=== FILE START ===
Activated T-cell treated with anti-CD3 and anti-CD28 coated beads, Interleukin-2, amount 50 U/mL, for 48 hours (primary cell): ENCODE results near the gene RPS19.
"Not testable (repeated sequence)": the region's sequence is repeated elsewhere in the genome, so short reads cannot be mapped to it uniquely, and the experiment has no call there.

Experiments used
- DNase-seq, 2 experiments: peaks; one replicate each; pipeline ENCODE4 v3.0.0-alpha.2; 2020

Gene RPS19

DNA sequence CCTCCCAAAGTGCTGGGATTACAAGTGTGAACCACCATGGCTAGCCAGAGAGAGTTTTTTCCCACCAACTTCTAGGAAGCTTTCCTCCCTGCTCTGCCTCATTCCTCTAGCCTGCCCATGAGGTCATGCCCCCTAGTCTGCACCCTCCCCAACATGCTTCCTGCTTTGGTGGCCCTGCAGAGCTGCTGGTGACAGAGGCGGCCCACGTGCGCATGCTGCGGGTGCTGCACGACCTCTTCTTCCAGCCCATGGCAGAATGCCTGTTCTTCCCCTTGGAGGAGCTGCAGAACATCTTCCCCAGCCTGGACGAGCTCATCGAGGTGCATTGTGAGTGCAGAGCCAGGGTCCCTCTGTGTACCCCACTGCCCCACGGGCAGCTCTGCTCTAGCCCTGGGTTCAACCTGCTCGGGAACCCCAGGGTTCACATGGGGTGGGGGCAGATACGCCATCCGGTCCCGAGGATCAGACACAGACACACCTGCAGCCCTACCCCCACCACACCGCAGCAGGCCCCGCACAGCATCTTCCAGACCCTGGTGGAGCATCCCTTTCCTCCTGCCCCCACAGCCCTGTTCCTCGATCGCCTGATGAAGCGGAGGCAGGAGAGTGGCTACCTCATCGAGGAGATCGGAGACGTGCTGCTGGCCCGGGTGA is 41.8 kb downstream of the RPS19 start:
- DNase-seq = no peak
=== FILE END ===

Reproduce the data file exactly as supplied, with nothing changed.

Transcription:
Activated T-cell treated with anti-CD3 and anti-CD28 coated beads, Interleukin-2, amount 50 U/mL, for 48 hours (primary cell): ENCODE results near the gene RPS19.
"Not testable (repeated sequence)": the region's sequence is repeated elsewhere in the genome, so short reads cannot be mapped to it uniquely, and the experiment has no call there.

Experiments used
- DNase-seq, 2 experiments: peaks; one replicate each; pipeline ENCODE4 v3.0.0-alpha.2; 2020

Gene RPS19

DNA sequence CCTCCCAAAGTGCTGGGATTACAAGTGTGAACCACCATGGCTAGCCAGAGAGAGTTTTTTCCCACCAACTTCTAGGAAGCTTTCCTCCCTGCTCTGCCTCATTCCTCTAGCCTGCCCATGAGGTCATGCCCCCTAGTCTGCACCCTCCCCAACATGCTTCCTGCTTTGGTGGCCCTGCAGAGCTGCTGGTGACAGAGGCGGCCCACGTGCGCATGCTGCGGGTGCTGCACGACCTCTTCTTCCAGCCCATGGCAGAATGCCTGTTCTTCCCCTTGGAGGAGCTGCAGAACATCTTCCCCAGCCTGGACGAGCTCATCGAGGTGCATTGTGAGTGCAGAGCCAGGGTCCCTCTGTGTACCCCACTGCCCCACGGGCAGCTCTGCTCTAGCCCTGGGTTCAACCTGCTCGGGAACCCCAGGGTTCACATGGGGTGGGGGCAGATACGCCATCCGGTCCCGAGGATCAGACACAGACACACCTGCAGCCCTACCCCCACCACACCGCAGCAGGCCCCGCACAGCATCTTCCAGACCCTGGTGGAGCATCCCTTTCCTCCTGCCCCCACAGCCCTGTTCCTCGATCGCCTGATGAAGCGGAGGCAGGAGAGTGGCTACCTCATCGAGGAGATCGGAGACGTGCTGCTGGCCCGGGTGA is 41.8 kb downstream of the RPS19 start:
- DNase-seq = no peak